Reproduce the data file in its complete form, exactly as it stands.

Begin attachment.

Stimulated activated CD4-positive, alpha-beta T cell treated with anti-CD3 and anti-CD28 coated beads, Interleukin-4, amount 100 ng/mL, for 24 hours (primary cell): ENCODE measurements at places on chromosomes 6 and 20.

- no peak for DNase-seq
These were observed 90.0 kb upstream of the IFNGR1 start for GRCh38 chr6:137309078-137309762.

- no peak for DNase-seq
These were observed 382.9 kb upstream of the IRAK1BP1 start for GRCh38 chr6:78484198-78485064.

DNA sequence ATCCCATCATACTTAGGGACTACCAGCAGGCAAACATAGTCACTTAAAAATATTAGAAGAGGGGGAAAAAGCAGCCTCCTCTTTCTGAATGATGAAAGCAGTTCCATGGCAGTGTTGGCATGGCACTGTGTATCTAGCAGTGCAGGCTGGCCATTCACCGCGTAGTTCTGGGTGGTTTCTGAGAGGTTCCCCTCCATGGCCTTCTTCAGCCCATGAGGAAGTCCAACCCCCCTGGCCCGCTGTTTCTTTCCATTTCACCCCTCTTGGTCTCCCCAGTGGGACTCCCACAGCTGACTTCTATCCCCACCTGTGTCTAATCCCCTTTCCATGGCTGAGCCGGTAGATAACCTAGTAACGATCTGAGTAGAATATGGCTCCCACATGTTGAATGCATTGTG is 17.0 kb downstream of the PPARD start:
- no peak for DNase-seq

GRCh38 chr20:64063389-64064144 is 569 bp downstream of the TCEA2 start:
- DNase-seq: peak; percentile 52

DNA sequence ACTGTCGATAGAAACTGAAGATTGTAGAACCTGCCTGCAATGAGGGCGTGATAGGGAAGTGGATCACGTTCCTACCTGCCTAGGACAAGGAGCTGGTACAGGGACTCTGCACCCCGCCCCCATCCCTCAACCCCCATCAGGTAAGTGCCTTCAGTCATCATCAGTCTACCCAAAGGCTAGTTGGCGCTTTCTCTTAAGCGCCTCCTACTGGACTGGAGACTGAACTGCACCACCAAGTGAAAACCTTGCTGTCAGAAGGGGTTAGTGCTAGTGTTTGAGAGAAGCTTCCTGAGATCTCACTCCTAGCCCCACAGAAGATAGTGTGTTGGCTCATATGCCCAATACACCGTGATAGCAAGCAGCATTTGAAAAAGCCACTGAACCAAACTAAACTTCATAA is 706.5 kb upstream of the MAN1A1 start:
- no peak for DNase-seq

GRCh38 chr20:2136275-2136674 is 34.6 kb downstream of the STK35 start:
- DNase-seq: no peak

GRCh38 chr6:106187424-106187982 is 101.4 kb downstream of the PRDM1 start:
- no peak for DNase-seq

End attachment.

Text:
Stimulated activated CD4-positive, alpha-beta T cell treated with anti-CD3 and anti-CD28 coated beads, Interleukin-4, amount 100 ng/mL, for 24 hours (primary cell): ENCODE measurements at places on chromosomes 6 and 20.

- no peak for DNase-seq
These were observed 90.0 kb upstream of the IFNGR1 start for GRCh38 chr6:137309078-137309762.

- no peak for DNase-seq
These were observed 382.9 kb upstream of the IRAK1BP1 start for GRCh38 chr6:78484198-78485064.

DNA sequence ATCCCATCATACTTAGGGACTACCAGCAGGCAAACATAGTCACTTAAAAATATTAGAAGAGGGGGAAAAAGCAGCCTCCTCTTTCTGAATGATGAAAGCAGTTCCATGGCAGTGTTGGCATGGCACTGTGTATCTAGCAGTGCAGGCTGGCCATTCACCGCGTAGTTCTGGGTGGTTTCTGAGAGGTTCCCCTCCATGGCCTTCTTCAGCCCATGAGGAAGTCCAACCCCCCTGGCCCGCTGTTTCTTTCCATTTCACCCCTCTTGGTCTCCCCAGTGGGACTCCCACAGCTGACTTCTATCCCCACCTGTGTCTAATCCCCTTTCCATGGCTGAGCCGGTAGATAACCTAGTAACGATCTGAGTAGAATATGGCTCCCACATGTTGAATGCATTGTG is 17.0 kb downstream of the PPARD start:
- no peak for DNase-seq

GRCh38 chr20:64063389-64064144 is 569 bp downstream of the TCEA2 start:
- DNase-seq: peak; percentile 52

DNA sequence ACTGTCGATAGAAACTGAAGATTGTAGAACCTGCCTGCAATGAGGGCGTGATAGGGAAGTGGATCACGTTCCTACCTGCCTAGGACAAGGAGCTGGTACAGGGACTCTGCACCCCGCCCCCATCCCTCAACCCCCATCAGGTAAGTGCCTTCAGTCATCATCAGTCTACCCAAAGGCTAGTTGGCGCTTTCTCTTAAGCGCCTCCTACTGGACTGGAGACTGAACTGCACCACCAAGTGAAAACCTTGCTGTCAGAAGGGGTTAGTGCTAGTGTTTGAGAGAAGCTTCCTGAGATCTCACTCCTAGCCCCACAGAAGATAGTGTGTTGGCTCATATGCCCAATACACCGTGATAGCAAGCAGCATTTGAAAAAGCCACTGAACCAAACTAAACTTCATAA is 706.5 kb upstream of the MAN1A1 start:
- no peak for DNase-seq

GRCh38 chr20:2136275-2136674 is 34.6 kb downstream of the STK35 start:
- DNase-seq: no peak

GRCh38 chr6:106187424-106187982 is 101.4 kb downstream of the PRDM1 start:
- no peak for DNase-seq